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Mis à jour le 10/09/2019

Discover How Google Interprets JavaScript

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JavaScript referencing is a hot topic because more and more websites are using modern JavaScript frameworks and libraries, such as Angular, React, and Vue.js.

Familiarize Yourself With the Issues Googlebot can Have With JavaScript

Since 2014, Google has said its search engine is better able to understand web pages; however, experience shows that its understanding of JavaScript is not yet perfect. Therefore, it's a good idea to follow all best practices and optimize your site as best you can! :)

There are three important factors concerning the referencing of JavaScript:

  • Crawling: Googlebot must be able to crawl your site by navigating through links;

  • Rendering: Googlebot must be able to read the content of your web page (rendering being the act of interpreting the code on the page to actually display your website);

  • Crawl budget: Googlebot uses a lot of resources to browse and index sites. If it's too difficult to crawl your site and takes too many resources, it won’t finish the job.

Googlebot is increasingly able to understand JavaScript, but there are additional steps you must take!

Why is it difficult for Google to crawl JavaScript?

Three reasons for this:

  • First, it's easy to make a mistake in JavaScript, as in any language.  The problem is that an error can prevent the remaining code to execute properly. You can run into major problems if your entire page is displayed using JavaScript.

  • Second, Googlebot behaves like a browser, but one from three years ago (at the time of writing of this course). Moreover, due to their popularity, JavaScript frameworks evolve quickly. Consequently, Googlebot will not understand certain new syntaxes.

  • Finally, it's possible to use techniques such as transpiling or polyfilling to make your JavasSript code compatible with older browsers, but it won't solve everything. Letting Googlebot render your JavaScript forces it to expend a lot more resources. Instead of exploring and downloading multiple pages simultaneously as it would for HTML/CSS, Googlebot will have to:

    1. First crawl.

    2. Download the page.

    3. Render.

    4. Index a first time.

    5. Find other links once the page has rendered, then repeat the operation.

As you have seen, it's always better to make Google's job easier and not harder!

GoogleBot - Fonctionnement
How GoogleBot works - Source: https://sitebulb.com/

Pick the Right Technology for Your Site

Here are three scenarios if you don't already have a website online:

1. Your Site Has Few Business Functions and Is Mainly Used for Marketing (Customer Acquisition)

Simple! Opt for a standard site and not one based on a JavaScript framework like websites with a few, simple functionalities, such as a reservation or payment form.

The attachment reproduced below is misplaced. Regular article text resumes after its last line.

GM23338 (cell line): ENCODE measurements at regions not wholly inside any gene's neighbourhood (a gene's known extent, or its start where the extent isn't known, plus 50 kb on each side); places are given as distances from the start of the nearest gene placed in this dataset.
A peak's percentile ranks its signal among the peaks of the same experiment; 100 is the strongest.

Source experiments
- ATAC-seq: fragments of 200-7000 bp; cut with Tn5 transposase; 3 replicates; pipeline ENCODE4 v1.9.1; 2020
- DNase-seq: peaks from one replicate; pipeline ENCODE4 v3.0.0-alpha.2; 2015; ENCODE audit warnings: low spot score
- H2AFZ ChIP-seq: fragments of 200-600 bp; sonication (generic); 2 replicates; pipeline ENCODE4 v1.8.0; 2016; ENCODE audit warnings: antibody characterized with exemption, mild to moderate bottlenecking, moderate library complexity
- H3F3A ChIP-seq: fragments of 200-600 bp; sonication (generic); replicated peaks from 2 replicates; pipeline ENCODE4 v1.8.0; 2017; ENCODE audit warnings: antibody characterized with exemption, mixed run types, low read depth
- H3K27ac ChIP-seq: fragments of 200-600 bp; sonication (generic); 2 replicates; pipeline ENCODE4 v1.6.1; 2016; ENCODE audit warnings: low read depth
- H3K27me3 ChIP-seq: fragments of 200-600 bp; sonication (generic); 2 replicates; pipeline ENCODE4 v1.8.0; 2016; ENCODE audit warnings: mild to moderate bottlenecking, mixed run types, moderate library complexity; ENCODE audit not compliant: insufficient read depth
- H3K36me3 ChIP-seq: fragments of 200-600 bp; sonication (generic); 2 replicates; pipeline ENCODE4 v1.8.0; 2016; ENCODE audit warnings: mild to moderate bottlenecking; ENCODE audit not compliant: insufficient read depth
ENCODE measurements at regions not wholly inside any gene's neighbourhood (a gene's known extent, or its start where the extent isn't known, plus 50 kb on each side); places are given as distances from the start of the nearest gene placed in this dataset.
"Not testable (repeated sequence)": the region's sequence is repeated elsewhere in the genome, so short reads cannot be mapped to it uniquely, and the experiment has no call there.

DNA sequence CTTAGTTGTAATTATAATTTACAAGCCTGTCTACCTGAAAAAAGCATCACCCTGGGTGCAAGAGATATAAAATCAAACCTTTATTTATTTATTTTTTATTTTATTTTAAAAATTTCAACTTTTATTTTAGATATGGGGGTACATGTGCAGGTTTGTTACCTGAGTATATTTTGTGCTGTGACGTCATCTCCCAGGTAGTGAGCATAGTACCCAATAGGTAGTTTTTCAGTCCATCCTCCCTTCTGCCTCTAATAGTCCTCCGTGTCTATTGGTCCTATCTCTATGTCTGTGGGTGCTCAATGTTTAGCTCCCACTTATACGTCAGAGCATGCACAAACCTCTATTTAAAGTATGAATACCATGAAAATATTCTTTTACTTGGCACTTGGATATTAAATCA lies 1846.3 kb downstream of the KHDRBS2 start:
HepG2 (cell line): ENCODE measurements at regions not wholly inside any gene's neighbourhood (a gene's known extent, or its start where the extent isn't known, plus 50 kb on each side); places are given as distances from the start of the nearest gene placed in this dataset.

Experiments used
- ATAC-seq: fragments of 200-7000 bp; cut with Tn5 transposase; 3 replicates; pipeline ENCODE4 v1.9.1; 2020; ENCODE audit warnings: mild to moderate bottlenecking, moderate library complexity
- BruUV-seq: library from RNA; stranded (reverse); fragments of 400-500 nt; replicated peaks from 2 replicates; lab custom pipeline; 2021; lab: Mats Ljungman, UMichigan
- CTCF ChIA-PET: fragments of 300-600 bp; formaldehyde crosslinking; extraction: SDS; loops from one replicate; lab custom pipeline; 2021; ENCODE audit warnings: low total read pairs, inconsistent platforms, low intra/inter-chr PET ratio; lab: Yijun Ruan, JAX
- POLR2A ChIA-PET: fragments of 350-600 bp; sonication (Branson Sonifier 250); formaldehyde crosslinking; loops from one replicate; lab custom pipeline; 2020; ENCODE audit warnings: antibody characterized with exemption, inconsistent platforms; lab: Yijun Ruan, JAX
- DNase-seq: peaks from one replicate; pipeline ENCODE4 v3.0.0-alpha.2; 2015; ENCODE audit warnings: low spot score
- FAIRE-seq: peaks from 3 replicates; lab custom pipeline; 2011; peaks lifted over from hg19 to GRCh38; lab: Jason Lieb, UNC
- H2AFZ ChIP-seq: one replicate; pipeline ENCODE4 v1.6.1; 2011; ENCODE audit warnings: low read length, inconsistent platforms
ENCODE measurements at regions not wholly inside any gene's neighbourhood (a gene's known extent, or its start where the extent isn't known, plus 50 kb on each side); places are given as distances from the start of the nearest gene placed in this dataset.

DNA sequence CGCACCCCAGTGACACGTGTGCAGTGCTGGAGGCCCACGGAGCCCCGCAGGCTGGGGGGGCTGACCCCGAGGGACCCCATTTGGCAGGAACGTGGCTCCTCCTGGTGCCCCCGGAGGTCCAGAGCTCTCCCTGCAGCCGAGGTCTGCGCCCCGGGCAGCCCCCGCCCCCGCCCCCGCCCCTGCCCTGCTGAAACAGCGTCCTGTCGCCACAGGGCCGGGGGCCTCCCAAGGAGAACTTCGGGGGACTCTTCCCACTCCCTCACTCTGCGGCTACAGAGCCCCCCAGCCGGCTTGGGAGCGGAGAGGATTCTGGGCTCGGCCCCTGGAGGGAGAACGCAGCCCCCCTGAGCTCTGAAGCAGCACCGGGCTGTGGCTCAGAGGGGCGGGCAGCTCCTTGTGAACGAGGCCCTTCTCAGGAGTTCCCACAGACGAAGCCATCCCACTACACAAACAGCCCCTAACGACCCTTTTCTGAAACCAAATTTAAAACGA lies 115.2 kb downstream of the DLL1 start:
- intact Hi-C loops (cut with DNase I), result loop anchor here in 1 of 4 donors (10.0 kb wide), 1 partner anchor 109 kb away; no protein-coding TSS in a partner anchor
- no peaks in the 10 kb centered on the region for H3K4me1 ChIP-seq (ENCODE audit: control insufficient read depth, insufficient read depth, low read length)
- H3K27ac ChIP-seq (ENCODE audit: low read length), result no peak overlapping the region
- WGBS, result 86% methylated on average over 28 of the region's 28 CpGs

2. Your Site Is a Web App With Important Business Functions. You Also Need a Place to Showcase Products and Acquire New Customers

This is the case for most SaaS platforms, such as OnCrawl.
If you already have a web-app, but not a marketing-oriented site, you are better off coding it in HTML/CSS and then linking to your web app! That way, you will have the best of both worlds: a more user-friendly web app in JavaScript, and a classic site for acquiring new customers, which is easier to maintain.

3. You Want to Build, or Already Have Built, an SPA (Single-Page Application)

If your site is already coded in JavaScript because you wanted to use the same technology for your showcase site as your app, you will need to help Googlebot index it. That is the subject of the following chapter! :)

Adopt SEO Best Practices if Your Website Is in Angular, React, or Vue

It's possible to confuse problems caused by JavaScript or SPA with certain easy-to-solve SEO problems. Practice good habits, regardless of what web technology you use and don’t be too quick to blame JavaScript! Remember:

  • Indexable URLs - Pages always need unique, distinct, and indexable URLs.

    There must be a real page, with a server response of 200 OK for each individual page you want to index. The SPA must provide server-side URLs for each category, article, or product.

  • Do not use # in URLs to indicate separate pages.

  • Pages always need titles, meta descriptions, meta robots, their own URLs (that contains the keyword), textual content, images, alt attributes, etc.

  • JavaScript site content must be audited just like a website in HTML/CSS.

  • Googlebot follows links to crawl your site, so don’t forget to put them in (href for attributes, src for images).

  • Duplicate content - JavaScript rendering can create multiple versions of the same page (pre-DOM and post-DOM). Be sure to minimize differences and don’t forget the canonical tag!

Let's Recap!

  • Googlebot can crawl JavaScript, but it's not ideal.

  • If you need a customer-facing website, you should consider building it in HTML/CSS.

If you already have a website coded in a JavaScript framework, follow best practices and study the next chapter!

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